• Hi everyone.

    On an armstonea9r2board, I'm trying to pair a bluetooth headphones.

    On buildroot, I've enabled the following packages:

    1. target packages --> Networking applications --> bluez-utils 5.x
    2. target packages --> Networking applications --> bluez-utils 5.x --> build CLI client
    3. target packages --> Audio and video applications -> bluez-alsa
    4. target packages --> Audio and video applications -> bluez-alsa --> hcitop
    5. target packages --> Audio and video applications -> bluez-alsa --> rfcom

    compilation and deployment on the board is successful.

    I can successfully raise the hci0interface (hciconfig hci0 up) and scan for devices (hcitool scan); I can also read both the name of the device and the device info through the commands: hcitool name <device address> and hcitool info <device address>, but seems I cannot pair the headphones (hcitool cc <device addr>), as -even if the command doesn't return any error, any next command requiring an active connection raises an error (such as hcitool rssi).

    Moreover, when I try to test the headphone through bluealsa-aplay the following error is raised:

    bluealsa-aplay: BlueALSA connection failed: No such file or directory

    and this confirm the missing connection.

    When launching bluealsa (which is the bluetooth daemon, right?), the following error is raised:

    bluealsa: Couldn't get managed objects: GDBus.Error:org.freedesktop.DBus.Error.ServiceUnknown: The name org.bluez was not provided by any .service files

    Looking into the /etc/dbus-1/system.d path, I can see a bluetooth.conf file allowing for the security policies of the bluetooth daemon, but Googling the above message I've found nothing applicable for an embedded system (many user reported the needs to add users into specific groups, and so on...)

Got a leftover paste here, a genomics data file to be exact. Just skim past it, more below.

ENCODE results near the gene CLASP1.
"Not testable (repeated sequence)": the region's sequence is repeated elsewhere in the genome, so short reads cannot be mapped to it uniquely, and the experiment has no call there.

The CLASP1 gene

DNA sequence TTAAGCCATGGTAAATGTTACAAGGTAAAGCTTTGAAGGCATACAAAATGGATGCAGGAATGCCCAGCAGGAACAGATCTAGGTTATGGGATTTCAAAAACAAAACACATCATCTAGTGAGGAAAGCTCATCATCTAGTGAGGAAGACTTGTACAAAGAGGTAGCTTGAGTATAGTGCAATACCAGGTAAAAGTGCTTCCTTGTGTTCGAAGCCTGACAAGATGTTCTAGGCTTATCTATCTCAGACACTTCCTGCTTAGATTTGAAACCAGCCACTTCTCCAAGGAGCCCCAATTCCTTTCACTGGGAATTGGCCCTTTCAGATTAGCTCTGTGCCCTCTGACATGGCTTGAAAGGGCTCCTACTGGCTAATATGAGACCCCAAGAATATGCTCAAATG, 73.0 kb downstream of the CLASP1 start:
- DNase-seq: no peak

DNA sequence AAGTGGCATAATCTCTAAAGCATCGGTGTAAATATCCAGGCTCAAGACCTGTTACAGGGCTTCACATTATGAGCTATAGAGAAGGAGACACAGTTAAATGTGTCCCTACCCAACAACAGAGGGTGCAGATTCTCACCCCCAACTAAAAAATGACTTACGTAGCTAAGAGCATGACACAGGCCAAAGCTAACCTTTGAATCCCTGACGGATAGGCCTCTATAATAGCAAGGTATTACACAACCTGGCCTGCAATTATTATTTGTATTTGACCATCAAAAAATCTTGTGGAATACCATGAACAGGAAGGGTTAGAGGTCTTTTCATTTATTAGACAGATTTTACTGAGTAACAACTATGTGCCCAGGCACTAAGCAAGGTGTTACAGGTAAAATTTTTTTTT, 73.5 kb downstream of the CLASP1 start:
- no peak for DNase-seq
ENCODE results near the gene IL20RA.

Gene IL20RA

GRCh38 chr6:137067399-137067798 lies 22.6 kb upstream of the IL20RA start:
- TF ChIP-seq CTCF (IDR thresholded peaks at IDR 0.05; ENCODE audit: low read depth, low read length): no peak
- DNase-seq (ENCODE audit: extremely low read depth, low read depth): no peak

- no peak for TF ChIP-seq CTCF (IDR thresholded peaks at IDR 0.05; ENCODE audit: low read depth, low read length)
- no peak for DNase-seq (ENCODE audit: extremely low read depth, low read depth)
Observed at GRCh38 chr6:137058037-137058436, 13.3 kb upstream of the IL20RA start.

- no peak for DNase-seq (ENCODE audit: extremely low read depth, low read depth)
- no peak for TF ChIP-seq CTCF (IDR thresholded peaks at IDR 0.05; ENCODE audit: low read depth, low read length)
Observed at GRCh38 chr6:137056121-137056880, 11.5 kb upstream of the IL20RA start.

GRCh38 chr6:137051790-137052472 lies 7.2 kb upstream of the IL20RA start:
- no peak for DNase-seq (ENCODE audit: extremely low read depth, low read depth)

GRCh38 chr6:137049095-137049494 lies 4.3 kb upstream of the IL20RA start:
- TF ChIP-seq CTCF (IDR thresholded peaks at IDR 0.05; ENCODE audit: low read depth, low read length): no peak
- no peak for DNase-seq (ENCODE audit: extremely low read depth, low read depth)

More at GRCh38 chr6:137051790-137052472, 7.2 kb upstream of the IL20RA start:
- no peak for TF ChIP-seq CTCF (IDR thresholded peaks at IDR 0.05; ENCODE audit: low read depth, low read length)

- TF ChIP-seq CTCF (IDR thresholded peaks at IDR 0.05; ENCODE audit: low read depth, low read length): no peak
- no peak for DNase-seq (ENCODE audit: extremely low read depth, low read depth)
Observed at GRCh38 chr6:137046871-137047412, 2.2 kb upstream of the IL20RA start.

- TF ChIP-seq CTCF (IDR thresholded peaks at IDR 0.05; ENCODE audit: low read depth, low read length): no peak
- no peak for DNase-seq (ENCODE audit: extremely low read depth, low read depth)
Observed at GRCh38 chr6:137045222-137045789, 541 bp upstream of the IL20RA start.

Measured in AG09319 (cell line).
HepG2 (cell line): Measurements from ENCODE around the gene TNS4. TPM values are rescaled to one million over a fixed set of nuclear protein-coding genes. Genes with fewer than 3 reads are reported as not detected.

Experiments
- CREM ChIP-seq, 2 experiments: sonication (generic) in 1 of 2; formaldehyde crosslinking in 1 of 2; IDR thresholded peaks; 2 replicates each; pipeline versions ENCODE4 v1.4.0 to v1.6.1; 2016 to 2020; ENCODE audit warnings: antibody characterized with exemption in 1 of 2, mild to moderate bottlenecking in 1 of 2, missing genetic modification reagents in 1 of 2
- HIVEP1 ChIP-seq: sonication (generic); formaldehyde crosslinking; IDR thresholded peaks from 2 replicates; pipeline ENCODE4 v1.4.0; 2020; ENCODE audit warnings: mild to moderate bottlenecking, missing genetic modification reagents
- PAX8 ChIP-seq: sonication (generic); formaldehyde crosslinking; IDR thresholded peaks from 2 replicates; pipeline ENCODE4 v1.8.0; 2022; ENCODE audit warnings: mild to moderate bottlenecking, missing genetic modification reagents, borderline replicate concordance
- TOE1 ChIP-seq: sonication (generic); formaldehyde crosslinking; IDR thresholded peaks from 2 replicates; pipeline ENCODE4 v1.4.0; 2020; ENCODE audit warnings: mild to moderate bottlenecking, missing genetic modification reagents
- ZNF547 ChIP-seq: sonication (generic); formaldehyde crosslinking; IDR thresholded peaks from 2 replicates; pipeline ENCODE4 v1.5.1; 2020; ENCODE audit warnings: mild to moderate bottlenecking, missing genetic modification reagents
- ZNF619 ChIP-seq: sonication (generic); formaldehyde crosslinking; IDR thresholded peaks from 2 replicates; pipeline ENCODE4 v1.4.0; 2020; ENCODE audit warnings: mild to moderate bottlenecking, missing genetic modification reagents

Trying to tackle the problem with a completely different approach, I saw in many posts the usage of the bluetoothctl command to pair devices, which in my case opens successfully a prompt interface, but doesn't allow to enter any command.

    On forums this behavior is reported to be connected with the bluetooth daemon not started (specifically bluetoothd), that effectively is missing from the active processes and can't also be found on the executable deployed on the board (which is bluealsa according to the first approach).

    I've searched a way to get bluetoothd deployed on the board through buildroot, but I can't find any way.

    I'm a newbie on this topic: I admit I don't have a full understanding on what is happening and surely I'm missing some steps...

    Do you have any hints on how to pair a headphone and stream some audio through bluez-alsa (or other framework?)

    Thanks and BR,

    Michele Bucceri

  • Thanks!

    Indeed, yes, finally I got bluetoothd (I think I simply made a wrong lookup: it was there since yesterday!).

    Some progress:

    • satrted bluetoothd
    • started bluealsa (now starts without any error: that's because bluetoothdis providing the requested service)
    • entered the bluetoothctl interactive shell. Now is possible to power-on the bluetooth, starts the agent, make the discovery, pair and connect with the device.